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Teaching Theme in Literature

Some concepts are just easy for students to pick up on. Others are not.  Take, for instance, theme.  I teach theme every year, and every year I have students who keep confusing it with main idea.  This year, I decided to approach teaching theme differently and so far, it seems to be working!


First, I created an anchor chart for Theme.
I displayed it at the front of the room (without the Post-It Notes; those came later).  We talked about theme being the big message or lesson of the story.  I related it as, “After you have read a book, ask yourself what did you learn from that book that can help you be a better person?”  Themes in literature have the power to change our lives for the better.
We talked about the example categories on the poster: Friendship, Honesty, Courage, Perseverance, Acceptance, Kindness, Cooperation, and Compassion.  These themes all have the power to help us be better people inside.
As a class, we then read a story, Blancaflor, in which the main character must make a decision to keep his word or not be trustworthy.  In the end, he follows through on his promise and is rewarded for doing so.
Groups then discussed what they felt the theme of the story was.
Here is the one thing I did differently this year that really is paying off, I believe:
Not only did they have to name the theme, but I also required them to give
textual support for their answer.  As the teams were talking and sharing their ideas, I heard some really great discussions; so much more in depth than in years past.  Why?  Students were looking in the book and finding support for their arguments.  It was great!
After the team meetings, the spokesperson for each group stood and identified the theme and also gave text evidence to support their answer.
Using their answers (they all identified honesty as being the theme),
I modeled how to fill out a Post-It note for the anchor poster.
At the close of the lesson, I challenged students to fill out their own Post-It notes for the chart.  After taking and passing an AR Quiz on any novel, they are welcome to add to the chart.  Several notes have been added so far!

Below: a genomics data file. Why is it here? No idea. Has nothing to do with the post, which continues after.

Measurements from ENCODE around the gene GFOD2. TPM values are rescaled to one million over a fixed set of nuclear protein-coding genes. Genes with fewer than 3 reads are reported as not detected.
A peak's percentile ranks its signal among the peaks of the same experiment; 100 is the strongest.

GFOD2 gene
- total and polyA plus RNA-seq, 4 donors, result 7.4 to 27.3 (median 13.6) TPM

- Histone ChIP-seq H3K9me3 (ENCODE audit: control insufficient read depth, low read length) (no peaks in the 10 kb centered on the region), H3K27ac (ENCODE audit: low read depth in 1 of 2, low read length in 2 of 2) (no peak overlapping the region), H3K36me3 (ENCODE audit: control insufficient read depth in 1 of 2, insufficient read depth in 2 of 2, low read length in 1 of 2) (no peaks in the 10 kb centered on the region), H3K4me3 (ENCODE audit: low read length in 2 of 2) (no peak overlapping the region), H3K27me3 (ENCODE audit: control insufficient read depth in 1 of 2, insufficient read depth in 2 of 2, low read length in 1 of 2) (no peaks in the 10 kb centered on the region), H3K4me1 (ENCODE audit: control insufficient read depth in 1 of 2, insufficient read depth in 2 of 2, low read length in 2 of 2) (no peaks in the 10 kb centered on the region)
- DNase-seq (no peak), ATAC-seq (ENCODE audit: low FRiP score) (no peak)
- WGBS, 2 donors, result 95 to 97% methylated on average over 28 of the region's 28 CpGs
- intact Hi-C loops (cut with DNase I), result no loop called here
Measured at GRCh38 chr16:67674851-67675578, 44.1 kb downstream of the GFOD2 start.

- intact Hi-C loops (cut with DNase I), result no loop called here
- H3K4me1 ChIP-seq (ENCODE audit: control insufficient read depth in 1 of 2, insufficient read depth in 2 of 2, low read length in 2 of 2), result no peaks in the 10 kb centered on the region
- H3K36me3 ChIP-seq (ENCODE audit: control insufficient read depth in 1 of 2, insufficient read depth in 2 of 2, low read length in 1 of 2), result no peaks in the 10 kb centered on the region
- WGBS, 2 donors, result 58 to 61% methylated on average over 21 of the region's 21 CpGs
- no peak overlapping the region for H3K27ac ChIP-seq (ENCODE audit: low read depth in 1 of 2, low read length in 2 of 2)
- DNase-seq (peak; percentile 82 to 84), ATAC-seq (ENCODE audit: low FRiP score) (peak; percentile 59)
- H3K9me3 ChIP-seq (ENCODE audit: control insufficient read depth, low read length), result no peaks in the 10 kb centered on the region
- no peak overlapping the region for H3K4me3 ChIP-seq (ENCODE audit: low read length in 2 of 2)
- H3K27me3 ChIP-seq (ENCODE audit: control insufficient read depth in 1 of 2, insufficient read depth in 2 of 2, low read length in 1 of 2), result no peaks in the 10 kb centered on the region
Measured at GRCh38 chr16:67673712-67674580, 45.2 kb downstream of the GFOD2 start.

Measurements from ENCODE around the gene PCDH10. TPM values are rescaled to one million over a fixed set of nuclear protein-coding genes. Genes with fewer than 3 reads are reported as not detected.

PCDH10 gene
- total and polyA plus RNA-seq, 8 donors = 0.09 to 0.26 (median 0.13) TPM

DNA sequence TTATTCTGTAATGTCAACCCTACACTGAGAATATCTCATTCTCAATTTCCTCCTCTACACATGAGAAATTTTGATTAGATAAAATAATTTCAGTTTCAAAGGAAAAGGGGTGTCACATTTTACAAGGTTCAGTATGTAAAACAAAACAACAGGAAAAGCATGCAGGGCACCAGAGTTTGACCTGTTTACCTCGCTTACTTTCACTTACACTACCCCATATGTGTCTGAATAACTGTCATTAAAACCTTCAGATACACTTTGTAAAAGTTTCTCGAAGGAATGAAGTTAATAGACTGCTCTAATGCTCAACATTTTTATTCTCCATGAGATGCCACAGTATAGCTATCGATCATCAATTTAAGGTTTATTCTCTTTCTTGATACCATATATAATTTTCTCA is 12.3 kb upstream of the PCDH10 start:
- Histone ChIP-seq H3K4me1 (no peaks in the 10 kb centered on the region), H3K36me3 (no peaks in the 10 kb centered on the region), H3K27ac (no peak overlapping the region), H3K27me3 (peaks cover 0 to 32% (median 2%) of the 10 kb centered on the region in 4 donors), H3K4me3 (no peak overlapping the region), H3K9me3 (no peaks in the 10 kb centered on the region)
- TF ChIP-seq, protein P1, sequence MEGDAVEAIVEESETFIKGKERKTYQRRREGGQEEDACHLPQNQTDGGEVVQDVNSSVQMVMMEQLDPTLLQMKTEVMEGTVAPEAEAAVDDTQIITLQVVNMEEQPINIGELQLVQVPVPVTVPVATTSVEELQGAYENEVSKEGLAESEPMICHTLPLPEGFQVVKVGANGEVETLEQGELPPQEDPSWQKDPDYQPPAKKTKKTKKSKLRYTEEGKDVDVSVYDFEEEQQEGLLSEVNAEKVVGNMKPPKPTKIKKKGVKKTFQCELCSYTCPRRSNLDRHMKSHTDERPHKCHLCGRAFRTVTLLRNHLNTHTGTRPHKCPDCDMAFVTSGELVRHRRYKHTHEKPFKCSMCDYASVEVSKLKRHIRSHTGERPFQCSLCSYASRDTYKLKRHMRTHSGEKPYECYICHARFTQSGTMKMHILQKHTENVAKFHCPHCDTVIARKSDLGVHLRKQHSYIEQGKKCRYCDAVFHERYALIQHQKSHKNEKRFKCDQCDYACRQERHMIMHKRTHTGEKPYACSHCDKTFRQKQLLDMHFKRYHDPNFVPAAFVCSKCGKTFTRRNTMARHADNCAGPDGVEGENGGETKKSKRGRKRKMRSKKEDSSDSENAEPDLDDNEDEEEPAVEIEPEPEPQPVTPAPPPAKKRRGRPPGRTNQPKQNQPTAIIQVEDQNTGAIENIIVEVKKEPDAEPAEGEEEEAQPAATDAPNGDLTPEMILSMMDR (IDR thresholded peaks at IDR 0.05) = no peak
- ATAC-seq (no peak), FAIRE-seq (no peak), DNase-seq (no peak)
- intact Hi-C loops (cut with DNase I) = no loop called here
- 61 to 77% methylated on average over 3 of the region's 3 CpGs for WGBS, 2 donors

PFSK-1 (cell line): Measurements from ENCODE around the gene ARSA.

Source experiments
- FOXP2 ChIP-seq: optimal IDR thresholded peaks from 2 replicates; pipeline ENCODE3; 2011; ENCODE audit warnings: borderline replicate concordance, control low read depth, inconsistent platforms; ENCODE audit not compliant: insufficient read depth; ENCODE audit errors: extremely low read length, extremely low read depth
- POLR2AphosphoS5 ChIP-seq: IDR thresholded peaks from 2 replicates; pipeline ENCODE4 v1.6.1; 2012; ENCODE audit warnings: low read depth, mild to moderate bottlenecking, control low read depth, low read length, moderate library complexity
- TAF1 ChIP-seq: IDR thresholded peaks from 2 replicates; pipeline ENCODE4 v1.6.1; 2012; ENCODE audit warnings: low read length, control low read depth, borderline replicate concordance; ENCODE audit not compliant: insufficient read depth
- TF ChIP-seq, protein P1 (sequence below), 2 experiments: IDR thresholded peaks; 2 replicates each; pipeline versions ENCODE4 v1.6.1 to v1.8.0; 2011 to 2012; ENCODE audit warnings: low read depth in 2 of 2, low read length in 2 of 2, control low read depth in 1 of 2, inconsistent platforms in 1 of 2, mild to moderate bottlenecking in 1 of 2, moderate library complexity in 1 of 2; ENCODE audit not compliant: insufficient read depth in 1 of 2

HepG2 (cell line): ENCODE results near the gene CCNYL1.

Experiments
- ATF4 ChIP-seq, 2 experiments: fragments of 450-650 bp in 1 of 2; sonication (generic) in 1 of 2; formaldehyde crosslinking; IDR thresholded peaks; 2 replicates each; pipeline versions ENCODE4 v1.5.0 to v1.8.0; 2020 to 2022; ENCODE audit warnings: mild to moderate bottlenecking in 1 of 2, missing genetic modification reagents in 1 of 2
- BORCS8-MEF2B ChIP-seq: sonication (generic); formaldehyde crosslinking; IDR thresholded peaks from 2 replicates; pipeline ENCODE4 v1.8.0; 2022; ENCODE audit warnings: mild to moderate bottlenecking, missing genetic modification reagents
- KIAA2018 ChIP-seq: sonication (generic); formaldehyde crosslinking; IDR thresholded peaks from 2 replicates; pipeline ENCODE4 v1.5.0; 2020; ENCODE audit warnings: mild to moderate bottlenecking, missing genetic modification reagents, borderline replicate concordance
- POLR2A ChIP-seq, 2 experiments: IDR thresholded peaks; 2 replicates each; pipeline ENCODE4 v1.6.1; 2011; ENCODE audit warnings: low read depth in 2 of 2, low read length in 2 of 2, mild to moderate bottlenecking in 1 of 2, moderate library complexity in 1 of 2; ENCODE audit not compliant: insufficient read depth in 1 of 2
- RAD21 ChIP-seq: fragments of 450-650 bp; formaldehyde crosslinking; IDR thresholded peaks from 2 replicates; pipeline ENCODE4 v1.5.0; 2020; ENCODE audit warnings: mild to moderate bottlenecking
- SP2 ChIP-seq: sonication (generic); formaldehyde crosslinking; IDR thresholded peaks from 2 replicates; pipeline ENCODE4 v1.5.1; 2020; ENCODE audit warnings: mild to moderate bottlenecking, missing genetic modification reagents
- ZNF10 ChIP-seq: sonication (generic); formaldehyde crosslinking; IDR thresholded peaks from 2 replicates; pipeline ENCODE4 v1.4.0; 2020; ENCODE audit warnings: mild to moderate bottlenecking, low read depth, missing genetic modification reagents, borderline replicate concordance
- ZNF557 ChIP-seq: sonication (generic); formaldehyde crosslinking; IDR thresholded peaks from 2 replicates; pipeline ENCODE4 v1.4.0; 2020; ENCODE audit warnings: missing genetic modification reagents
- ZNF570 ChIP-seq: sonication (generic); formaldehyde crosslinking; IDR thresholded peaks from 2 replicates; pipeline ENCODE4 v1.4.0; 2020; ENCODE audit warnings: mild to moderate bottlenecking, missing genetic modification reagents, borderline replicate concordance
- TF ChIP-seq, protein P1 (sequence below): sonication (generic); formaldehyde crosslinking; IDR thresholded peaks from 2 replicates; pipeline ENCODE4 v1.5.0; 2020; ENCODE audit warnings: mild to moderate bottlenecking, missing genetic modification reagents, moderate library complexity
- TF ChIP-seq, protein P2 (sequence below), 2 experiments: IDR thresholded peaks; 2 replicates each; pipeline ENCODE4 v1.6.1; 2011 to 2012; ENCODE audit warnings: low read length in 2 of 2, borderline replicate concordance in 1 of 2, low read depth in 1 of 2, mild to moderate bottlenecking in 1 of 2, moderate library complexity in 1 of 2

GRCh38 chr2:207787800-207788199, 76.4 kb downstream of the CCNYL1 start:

I love what my students have written.  I love even more that they are now supporting their answers with examples from the text!
We are not totally there yet, so I am extending our in-depth look at theme for a few more weeks.  In my next post, I will share more examples of what we are doing for this unit.  Those examples will show how we are using several resources from my newly-finished Theme in Literature Resource Unit for my Teachers Pay Teachers store.  Here is a teaser:
This Out of This World Unit can be found at my TPT Store online!
Thanks for reading.  I wish you the best of success in your classroom during this next week!

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Shelly Rees

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  • Sharon Fabian May 31, 2015 at 9:02 pm

    Love these Post It note charts!

  • Charla Willis August 12, 2015 at 3:59 am

    Love this! Theme is always so hard for kids. Thanks!!

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    I'm Shelly Rees of Appletastic Learning. First and foremost, I'm a mom of 4 boys, wife of 25 years to Aric, and Wyoming girl at heart. I love being creative, making resources for teachers, baking cookies, Diet Coke, teaching, public speaking, and spreading kindness wherever I can. After teaching in the upper elementary grades for over 23 years, I retired early and focused on creating and helping teachers around the world with my teaching ideas and resources. I also serve as a mentor to hundreds of teacherpreneurs and help them get focused on growing their own successful businesses. With 100% honesty, I LOVE my life! Thanks for visiting! I hope you'll stay awhile and come back often. Read More

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